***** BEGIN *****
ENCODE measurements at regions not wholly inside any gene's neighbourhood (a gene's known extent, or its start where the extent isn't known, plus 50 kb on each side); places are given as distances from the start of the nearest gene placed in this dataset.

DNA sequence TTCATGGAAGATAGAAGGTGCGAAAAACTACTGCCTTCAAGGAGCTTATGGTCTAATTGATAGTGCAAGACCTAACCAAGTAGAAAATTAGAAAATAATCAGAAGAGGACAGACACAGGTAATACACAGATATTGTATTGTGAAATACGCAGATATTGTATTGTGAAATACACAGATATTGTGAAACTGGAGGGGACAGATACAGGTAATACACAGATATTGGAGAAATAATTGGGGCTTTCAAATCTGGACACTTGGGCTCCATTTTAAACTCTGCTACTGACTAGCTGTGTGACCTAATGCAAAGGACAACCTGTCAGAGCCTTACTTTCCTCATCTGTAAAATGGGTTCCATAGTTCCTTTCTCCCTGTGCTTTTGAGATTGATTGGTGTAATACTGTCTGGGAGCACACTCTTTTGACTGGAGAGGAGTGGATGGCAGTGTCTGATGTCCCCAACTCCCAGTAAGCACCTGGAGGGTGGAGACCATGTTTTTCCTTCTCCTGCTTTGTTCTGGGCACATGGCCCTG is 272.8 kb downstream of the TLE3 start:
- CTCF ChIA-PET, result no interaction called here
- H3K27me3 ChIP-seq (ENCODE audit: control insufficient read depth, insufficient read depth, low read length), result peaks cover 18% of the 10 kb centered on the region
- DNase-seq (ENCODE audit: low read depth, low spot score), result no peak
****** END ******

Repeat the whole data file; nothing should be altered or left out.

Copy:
ENCODE measurements at regions not wholly inside any gene's neighbourhood (a gene's known extent, or its start where the extent isn't known, plus 50 kb on each side); places are given as distances from the start of the nearest gene placed in this dataset.

DNA sequence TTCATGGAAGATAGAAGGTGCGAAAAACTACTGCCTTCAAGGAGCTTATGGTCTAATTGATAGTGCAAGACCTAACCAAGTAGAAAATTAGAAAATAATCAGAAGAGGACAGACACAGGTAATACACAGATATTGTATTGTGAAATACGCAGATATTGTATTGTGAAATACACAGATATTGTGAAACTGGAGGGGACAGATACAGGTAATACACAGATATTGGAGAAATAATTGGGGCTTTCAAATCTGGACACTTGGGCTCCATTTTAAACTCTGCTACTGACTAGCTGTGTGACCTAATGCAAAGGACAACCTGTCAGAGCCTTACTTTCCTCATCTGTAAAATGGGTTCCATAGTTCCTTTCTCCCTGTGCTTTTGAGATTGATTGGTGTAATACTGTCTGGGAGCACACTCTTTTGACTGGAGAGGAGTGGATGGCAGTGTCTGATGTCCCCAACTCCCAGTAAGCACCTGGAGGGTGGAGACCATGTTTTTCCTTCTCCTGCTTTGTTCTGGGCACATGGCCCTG is 272.8 kb downstream of the TLE3 start:
- CTCF ChIA-PET, result no interaction called here
- H3K27me3 ChIP-seq (ENCODE audit: control insufficient read depth, insufficient read depth, low read length), result peaks cover 18% of the 10 kb centered on the region
- DNase-seq (ENCODE audit: low read depth, low spot score), result no peak